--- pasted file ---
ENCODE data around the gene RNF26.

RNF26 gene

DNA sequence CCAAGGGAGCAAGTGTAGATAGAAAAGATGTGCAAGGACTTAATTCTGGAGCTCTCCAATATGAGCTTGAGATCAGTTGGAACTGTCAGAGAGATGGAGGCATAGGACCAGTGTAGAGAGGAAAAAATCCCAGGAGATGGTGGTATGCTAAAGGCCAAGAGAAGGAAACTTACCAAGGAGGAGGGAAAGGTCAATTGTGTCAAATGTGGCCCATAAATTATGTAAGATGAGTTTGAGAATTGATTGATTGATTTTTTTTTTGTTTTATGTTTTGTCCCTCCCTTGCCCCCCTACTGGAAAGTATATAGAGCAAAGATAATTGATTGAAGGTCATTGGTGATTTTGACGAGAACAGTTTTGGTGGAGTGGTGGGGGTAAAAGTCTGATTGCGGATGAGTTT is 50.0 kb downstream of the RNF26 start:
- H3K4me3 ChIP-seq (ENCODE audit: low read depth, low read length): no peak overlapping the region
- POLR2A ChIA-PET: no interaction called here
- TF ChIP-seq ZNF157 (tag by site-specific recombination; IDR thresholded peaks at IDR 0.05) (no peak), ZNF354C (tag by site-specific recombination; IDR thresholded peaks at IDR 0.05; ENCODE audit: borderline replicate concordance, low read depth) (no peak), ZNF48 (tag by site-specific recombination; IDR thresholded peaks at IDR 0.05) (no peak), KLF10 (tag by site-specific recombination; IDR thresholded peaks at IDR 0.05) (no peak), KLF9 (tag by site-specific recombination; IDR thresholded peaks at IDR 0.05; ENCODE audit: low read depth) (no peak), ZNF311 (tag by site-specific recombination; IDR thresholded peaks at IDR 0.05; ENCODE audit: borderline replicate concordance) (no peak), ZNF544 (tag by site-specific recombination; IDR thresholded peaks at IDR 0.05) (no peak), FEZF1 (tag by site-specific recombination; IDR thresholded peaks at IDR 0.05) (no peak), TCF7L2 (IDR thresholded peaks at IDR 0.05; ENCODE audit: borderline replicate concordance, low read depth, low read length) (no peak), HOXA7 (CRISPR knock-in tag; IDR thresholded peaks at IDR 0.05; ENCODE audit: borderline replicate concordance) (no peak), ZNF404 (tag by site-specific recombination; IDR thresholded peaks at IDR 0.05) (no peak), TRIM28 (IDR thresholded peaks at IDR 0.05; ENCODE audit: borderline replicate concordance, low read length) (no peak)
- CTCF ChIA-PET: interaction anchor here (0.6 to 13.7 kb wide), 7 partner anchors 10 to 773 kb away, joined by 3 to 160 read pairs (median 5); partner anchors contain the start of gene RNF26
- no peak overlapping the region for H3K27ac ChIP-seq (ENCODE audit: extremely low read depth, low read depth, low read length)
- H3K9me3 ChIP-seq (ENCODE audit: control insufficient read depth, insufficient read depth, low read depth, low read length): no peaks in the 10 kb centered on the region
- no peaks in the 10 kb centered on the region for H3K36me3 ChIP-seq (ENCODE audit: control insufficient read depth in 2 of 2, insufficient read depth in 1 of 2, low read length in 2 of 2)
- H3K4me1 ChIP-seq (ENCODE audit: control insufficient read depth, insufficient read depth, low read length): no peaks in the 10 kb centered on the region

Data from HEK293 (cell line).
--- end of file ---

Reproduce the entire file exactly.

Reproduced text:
ENCODE data around the gene RNF26.

RNF26 gene

DNA sequence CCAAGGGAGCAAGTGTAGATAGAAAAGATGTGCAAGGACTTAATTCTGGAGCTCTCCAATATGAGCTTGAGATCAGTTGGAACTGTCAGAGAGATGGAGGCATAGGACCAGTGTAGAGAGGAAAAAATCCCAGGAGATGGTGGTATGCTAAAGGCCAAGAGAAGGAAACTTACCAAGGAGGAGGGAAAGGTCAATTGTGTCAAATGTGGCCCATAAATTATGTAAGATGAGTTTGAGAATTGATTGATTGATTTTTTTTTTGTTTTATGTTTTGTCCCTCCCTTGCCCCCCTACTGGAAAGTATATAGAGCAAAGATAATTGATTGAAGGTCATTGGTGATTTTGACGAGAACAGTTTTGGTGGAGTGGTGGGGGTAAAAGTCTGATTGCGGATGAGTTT is 50.0 kb downstream of the RNF26 start:
- H3K4me3 ChIP-seq (ENCODE audit: low read depth, low read length): no peak overlapping the region
- POLR2A ChIA-PET: no interaction called here
- TF ChIP-seq ZNF157 (tag by site-specific recombination; IDR thresholded peaks at IDR 0.05) (no peak), ZNF354C (tag by site-specific recombination; IDR thresholded peaks at IDR 0.05; ENCODE audit: borderline replicate concordance, low read depth) (no peak), ZNF48 (tag by site-specific recombination; IDR thresholded peaks at IDR 0.05) (no peak), KLF10 (tag by site-specific recombination; IDR thresholded peaks at IDR 0.05) (no peak), KLF9 (tag by site-specific recombination; IDR thresholded peaks at IDR 0.05; ENCODE audit: low read depth) (no peak), ZNF311 (tag by site-specific recombination; IDR thresholded peaks at IDR 0.05; ENCODE audit: borderline replicate concordance) (no peak), ZNF544 (tag by site-specific recombination; IDR thresholded peaks at IDR 0.05) (no peak), FEZF1 (tag by site-specific recombination; IDR thresholded peaks at IDR 0.05) (no peak), TCF7L2 (IDR thresholded peaks at IDR 0.05; ENCODE audit: borderline replicate concordance, low read depth, low read length) (no peak), HOXA7 (CRISPR knock-in tag; IDR thresholded peaks at IDR 0.05; ENCODE audit: borderline replicate concordance) (no peak), ZNF404 (tag by site-specific recombination; IDR thresholded peaks at IDR 0.05) (no peak), TRIM28 (IDR thresholded peaks at IDR 0.05; ENCODE audit: borderline replicate concordance, low read length) (no peak)
- CTCF ChIA-PET: interaction anchor here (0.6 to 13.7 kb wide), 7 partner anchors 10 to 773 kb away, joined by 3 to 160 read pairs (median 5); partner anchors contain the start of gene RNF26
- no peak overlapping the region for H3K27ac ChIP-seq (ENCODE audit: extremely low read depth, low read depth, low read length)
- H3K9me3 ChIP-seq (ENCODE audit: control insufficient read depth, insufficient read depth, low read depth, low read length): no peaks in the 10 kb centered on the region
- no peaks in the 10 kb centered on the region for H3K36me3 ChIP-seq (ENCODE audit: control insufficient read depth in 2 of 2, insufficient read depth in 1 of 2, low read length in 2 of 2)
- H3K4me1 ChIP-seq (ENCODE audit: control insufficient read depth, insufficient read depth, low read length): no peaks in the 10 kb centered on the region

Data from HEK293 (cell line).